- Dr Wei-Ping Min, Principal Investigator
- Dr Hao Wang, Collaborator
- Prof. Garcia Bertha, Collaborator
- Prof. David White, Collaborator
- University of Western Ontario, London, Canada
- Protection of Donor Organs in Transplantation
Currently, people who receive organ transplants must take drugs for the rest of their lives to prevent their own immune system from rejecting the transplanted organ. Despite these potent anti-rejection drugs, almost all transplanted organs ultimately fail due to slow progressive rejection. This ‘chronic rejection’ largely stems from the transplanted organs becoming partially damaged during the preservation and transportation stage or during the transplant surgery itself. To date, we have no way to prevent chronic rejection in patients.
We know that certain molecules are associated with organ damage. In this project, we will use a newly developed gene-blocking method to reduce the genes that precipitate organ damage. We will then look at how blocking these genes can increase kidney storage time prior to transplantation as well as decrease injury to the organ, and how this, in turn, prevents chronic rejection.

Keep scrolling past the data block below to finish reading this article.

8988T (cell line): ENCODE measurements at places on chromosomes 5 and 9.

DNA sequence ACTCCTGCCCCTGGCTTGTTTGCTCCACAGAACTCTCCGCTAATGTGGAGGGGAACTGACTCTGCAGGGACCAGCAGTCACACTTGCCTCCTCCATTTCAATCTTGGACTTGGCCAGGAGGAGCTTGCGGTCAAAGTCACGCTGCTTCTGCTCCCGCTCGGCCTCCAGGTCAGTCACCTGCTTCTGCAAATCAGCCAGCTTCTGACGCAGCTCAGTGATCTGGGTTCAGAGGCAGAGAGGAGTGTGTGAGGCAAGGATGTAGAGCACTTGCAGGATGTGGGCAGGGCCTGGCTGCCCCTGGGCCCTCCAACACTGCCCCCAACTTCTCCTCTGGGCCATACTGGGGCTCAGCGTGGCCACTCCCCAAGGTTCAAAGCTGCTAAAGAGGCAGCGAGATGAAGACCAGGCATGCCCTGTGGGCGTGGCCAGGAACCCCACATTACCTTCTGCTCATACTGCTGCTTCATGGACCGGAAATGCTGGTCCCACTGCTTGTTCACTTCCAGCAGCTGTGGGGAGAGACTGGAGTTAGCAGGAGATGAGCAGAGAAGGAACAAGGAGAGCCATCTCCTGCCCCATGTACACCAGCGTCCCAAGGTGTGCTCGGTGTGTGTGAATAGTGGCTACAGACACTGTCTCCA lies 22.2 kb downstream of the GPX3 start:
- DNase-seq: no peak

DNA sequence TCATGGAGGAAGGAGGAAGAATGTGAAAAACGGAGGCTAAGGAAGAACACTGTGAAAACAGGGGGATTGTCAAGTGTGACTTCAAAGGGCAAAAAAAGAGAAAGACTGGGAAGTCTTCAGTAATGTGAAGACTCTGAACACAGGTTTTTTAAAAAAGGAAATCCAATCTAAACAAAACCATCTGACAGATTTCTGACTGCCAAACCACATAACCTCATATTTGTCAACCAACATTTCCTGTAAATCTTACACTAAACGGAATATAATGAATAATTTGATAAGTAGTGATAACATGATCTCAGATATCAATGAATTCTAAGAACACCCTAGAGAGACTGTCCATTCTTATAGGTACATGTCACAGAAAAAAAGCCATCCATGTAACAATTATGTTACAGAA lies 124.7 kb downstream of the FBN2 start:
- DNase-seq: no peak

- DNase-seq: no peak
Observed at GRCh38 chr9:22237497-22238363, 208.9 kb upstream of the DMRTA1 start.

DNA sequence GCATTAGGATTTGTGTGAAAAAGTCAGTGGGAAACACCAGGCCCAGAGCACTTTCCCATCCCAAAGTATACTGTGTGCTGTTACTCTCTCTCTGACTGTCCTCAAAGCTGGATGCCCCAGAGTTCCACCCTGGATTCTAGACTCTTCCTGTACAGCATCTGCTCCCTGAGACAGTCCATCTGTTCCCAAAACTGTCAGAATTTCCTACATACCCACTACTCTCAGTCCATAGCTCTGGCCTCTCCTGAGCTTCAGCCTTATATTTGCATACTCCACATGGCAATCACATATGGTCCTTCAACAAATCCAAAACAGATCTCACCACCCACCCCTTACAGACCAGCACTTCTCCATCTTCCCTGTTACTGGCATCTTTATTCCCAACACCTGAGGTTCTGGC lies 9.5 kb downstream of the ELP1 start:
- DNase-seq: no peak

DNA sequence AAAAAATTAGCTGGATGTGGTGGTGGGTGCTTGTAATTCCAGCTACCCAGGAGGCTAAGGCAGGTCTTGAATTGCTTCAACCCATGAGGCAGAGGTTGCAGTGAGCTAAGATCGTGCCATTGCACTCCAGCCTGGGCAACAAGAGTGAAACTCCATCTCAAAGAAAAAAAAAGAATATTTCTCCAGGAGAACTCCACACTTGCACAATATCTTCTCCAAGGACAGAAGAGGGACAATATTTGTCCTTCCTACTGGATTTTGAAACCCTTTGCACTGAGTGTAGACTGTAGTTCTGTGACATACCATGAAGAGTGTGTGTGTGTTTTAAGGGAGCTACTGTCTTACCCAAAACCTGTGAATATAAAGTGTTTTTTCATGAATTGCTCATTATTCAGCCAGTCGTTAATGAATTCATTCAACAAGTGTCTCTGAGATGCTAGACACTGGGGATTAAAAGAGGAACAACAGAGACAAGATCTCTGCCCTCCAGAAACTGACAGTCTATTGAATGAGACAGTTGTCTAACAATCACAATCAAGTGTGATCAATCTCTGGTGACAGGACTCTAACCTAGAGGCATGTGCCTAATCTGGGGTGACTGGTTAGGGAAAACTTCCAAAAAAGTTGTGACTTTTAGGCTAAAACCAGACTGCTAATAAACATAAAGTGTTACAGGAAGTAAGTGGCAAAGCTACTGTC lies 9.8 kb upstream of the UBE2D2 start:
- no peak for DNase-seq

This project aims to develop an organ storage solution that contains new gene inhibition components, called small interfering RNA (siRNA). We believe that siRNA can suppress those genes responsible for organ damage. Kidneys will be stored in this new solution before transplantation in order to prolong organ preservation time, to reduce organ injury during storage and transplantation, and to prevent immune rejection after transplantation.
If successful, this new organ storage solution will offer better protection for transplant organs both before and during transplant surgery. By reducing organ injury, this storage solution will prevent chronic rejection and ultimately improve long-term kidney transplant survival.